“DOORING infringements in Melbourne have plunged more than 20 per cent in the past year, according to Victoria Police.
Police issued 149 infringement notices for dooring in 2011-12, down from 187 in the previous financial year. It is the lowest figure since 2007-08 when 119 fines were issued.”
Now, this is a quite extraordinary claim. To quote infringement figures as proof of a drop in behaviour is seriously flawed and incorrectly assumes there is no disconnect between occurrence and enforcement.
I will illustrate this through my experience in April when I was doored while riding in a bike lane. I smashed my helmet, lost a bunch of skin and did $2600 of damage to my bike.
Off I went to the police, thinking I was armed with everything I needed – all the details of the incident, the driver’s name and address, two independent witnesses and a quote for the damage.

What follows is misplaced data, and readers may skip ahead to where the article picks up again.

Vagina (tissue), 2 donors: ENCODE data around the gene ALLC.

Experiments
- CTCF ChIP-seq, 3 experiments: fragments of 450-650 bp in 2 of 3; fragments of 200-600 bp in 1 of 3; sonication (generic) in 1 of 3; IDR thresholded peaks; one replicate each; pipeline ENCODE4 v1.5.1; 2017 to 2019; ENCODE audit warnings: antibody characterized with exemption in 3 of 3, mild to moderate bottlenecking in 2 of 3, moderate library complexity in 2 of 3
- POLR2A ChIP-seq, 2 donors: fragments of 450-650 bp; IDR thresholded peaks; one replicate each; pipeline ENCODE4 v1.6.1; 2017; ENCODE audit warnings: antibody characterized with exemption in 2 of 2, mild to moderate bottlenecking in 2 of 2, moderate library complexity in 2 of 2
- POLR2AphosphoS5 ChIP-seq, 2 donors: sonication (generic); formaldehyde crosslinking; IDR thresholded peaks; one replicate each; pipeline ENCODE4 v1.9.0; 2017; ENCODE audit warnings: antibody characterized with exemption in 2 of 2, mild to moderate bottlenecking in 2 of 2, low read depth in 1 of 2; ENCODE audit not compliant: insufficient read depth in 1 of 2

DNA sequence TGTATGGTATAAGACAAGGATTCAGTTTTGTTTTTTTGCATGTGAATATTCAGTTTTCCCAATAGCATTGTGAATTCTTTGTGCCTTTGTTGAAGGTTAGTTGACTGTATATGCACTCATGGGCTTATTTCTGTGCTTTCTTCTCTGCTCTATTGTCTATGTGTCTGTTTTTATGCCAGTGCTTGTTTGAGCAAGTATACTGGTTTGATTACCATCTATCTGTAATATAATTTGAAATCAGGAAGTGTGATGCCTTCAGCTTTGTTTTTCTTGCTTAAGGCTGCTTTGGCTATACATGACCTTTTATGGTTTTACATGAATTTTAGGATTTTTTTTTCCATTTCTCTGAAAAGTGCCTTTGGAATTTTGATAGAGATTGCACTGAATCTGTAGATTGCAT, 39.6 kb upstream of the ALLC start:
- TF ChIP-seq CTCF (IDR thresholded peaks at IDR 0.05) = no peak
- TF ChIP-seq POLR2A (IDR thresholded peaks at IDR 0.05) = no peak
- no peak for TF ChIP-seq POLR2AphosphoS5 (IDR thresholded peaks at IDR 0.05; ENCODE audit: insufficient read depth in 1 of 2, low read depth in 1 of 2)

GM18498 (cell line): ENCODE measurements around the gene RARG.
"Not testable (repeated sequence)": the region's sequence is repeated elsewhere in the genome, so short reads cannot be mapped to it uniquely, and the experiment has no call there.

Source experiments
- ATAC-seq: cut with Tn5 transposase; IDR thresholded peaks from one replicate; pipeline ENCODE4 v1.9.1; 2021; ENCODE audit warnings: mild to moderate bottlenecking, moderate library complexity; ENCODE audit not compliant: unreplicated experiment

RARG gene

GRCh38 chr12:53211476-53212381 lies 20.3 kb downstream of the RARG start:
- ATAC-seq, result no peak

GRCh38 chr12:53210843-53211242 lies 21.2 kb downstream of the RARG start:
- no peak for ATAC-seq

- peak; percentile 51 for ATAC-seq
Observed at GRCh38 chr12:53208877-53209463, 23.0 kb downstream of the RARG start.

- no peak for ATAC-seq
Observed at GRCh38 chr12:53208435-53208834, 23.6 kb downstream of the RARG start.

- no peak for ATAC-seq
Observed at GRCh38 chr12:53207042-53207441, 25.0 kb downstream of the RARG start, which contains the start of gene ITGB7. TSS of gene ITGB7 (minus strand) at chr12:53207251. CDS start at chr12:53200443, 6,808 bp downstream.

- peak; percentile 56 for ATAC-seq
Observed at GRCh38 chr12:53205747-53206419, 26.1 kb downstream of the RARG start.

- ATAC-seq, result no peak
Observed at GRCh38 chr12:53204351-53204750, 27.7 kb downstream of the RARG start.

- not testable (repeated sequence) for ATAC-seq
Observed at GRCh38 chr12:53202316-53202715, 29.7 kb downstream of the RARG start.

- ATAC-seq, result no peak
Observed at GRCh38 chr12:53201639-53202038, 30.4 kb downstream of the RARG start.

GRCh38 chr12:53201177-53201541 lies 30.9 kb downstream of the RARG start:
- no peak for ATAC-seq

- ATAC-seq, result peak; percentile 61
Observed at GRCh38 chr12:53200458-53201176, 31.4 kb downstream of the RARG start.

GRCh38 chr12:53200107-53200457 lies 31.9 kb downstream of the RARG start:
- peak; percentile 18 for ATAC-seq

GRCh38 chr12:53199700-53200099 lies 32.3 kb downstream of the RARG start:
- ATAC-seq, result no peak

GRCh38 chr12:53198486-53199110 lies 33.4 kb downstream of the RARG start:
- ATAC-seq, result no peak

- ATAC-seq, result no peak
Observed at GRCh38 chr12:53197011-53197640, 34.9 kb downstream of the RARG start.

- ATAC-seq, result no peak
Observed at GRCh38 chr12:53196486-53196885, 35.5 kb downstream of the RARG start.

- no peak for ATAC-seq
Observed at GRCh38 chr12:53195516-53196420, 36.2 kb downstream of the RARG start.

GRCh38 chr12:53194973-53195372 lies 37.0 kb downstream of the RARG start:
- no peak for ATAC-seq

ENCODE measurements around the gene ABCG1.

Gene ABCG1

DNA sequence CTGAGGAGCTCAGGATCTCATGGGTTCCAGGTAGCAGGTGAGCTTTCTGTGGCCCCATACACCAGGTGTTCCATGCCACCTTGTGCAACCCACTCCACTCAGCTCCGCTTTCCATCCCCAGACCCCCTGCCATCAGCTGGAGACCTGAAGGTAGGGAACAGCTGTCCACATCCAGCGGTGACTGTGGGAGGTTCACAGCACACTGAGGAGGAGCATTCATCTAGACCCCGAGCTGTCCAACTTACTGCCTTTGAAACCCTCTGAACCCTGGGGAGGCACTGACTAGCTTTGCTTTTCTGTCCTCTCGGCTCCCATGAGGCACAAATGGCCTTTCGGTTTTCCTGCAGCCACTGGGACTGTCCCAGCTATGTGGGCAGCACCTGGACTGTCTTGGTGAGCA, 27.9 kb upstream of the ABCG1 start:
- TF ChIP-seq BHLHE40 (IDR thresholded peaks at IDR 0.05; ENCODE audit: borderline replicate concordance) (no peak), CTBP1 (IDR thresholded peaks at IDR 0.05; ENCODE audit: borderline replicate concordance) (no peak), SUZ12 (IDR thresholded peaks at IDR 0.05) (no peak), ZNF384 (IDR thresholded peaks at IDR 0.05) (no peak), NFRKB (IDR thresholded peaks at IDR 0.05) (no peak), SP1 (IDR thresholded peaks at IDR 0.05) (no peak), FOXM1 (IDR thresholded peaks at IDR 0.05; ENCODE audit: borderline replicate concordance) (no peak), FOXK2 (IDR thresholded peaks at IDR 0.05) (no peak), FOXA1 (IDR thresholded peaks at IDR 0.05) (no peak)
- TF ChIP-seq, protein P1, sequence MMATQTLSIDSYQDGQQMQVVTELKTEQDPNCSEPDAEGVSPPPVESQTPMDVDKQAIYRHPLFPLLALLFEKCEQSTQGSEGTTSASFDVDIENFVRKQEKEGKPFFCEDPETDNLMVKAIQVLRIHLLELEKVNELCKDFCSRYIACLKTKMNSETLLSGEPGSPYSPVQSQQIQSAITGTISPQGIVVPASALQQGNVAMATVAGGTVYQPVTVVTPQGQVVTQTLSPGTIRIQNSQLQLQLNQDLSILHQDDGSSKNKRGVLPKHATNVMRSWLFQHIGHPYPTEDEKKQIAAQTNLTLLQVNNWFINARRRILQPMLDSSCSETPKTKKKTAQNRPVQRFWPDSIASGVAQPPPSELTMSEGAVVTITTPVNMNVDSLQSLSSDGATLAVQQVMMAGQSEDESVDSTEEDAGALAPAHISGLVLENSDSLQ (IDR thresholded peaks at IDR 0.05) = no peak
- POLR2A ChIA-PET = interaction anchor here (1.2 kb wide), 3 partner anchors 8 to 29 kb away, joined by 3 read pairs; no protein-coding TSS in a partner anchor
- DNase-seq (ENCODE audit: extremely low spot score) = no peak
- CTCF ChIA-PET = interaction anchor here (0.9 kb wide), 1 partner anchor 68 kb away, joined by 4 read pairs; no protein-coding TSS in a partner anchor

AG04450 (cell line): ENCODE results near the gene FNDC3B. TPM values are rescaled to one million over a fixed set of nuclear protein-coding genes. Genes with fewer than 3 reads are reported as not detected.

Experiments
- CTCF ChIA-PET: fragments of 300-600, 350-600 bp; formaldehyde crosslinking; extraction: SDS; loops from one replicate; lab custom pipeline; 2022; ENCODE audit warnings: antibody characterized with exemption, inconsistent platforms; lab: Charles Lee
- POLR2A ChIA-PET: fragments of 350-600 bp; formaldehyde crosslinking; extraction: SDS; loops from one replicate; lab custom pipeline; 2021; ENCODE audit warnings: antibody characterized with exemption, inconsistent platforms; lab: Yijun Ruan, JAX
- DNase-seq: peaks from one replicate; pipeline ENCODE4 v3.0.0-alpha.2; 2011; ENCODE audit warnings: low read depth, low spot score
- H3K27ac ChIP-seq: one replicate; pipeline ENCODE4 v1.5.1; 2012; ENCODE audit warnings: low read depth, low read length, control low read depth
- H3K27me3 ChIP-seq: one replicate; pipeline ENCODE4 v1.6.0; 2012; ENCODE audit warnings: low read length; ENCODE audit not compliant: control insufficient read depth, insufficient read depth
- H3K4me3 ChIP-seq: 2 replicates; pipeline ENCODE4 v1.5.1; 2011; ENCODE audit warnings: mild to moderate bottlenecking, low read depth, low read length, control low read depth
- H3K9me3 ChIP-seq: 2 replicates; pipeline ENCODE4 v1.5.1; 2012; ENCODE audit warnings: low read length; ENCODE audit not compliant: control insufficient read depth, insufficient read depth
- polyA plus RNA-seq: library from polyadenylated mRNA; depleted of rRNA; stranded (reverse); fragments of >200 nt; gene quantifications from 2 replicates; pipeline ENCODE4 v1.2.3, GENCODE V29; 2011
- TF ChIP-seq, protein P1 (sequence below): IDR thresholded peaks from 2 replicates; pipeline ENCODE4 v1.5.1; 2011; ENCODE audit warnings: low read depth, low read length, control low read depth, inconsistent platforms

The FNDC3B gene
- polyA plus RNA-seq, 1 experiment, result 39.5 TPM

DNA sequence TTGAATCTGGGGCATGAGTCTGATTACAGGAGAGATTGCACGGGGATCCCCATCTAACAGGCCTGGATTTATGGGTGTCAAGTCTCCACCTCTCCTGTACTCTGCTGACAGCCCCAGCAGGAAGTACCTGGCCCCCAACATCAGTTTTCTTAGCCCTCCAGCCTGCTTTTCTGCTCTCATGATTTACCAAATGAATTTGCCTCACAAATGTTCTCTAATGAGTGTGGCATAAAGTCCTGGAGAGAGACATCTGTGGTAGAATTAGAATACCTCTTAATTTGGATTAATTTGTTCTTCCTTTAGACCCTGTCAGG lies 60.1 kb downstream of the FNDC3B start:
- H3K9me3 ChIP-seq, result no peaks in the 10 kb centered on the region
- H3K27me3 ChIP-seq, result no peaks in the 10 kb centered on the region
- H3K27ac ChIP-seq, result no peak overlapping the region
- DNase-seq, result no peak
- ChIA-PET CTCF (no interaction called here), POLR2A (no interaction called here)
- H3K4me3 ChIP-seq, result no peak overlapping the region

The duty officer at St Kilda Police Station stared at me blankley and said “it’s not necessarily an offence – you were probably partially to blame”. He also said that unless I had been taken off in an ambulance or the police attended the scene, he was unable to even fill in a police report for my insurance claim.
I then tried Sandringham Police station and was told “they wouldn’t usually pursue this types of incident” and that they couldn’t help me.
The TAC were the same – unless I was hospitalised, they couldn’t even record the incident on their database.
I acknowledge that my N=1 story may not represent the experience of the wider community – but if I were a betting man, I’d say these new figures are not indicative of what is occurring on our roads.